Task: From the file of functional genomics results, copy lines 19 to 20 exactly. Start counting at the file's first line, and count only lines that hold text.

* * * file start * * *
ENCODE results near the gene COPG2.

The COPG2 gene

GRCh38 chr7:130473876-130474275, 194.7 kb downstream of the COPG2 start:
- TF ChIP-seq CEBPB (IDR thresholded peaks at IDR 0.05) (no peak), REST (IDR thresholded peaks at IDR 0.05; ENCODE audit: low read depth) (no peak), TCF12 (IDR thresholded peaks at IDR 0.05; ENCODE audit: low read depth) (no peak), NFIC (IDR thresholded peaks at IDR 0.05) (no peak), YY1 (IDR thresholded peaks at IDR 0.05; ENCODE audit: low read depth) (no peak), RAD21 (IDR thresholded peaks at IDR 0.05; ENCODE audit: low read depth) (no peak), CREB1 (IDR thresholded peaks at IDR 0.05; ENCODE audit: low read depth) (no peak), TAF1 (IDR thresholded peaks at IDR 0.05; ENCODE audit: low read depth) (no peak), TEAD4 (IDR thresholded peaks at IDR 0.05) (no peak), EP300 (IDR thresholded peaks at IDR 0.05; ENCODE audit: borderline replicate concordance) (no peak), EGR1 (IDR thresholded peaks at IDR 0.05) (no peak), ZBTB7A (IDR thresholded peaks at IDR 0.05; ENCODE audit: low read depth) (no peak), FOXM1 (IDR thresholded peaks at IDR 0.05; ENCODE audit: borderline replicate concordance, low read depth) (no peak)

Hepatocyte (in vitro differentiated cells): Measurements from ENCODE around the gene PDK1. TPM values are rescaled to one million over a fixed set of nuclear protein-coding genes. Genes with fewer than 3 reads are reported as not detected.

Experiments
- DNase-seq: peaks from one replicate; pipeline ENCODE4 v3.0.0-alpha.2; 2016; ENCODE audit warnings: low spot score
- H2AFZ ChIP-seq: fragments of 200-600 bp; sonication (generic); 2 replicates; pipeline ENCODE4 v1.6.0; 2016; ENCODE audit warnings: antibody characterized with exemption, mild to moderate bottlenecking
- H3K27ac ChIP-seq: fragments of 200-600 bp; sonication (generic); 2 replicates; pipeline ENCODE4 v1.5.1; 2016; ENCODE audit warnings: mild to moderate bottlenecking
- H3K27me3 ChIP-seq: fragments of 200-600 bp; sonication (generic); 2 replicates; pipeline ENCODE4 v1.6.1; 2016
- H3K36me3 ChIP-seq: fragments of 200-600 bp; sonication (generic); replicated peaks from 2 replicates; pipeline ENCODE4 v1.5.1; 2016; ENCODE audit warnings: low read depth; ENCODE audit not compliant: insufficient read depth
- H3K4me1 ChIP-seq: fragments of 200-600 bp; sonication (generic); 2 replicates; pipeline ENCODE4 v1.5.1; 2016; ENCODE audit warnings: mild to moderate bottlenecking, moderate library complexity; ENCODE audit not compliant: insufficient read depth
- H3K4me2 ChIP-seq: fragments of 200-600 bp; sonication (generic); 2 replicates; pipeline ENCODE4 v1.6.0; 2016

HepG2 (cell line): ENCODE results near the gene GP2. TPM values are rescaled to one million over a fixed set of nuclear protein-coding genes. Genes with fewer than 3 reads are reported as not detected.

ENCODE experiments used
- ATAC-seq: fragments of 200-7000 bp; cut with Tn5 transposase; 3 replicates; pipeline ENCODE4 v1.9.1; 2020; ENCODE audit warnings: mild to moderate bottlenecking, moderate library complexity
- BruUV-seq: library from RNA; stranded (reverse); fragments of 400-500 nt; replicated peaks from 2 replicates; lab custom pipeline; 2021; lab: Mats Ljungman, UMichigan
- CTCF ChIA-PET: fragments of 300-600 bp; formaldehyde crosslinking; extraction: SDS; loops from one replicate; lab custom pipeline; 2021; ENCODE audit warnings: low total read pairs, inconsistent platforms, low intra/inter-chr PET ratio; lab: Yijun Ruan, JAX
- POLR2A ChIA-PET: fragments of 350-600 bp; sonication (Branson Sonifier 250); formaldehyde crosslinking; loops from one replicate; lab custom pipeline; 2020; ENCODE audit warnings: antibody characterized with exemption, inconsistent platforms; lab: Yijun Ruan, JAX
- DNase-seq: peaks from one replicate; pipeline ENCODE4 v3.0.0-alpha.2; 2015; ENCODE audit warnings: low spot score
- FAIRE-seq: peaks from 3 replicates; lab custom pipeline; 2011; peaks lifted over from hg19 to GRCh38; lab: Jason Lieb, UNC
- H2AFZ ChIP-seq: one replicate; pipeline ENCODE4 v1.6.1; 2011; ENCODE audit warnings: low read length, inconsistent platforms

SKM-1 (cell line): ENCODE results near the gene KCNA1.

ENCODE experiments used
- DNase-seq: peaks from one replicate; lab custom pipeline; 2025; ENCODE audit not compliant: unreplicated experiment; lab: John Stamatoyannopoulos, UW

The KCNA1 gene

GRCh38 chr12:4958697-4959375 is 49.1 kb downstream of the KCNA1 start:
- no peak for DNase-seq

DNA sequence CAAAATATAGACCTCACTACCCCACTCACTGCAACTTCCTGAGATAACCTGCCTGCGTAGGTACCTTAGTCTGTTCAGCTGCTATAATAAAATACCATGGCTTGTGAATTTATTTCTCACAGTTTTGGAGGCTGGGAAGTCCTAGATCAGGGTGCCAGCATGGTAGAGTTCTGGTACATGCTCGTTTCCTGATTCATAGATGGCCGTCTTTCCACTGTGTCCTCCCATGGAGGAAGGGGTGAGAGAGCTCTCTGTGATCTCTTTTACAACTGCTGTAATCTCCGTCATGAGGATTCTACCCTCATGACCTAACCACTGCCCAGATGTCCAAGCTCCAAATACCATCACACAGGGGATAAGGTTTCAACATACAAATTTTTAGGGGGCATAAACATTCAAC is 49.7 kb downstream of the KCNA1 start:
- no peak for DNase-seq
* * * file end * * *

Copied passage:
- POLR2A ChIA-PET: fragments of 350-600 bp; sonication (Branson Sonifier 250); formaldehyde crosslinking; loops from one replicate; lab custom pipeline; 2020; ENCODE audit warnings: antibody characterized with exemption, inconsistent platforms; lab: Yijun Ruan, JAX
- DNase-seq: peaks from one replicate; pipeline ENCODE4 v3.0.0-alpha.2; 2015; ENCODE audit warnings: low spot score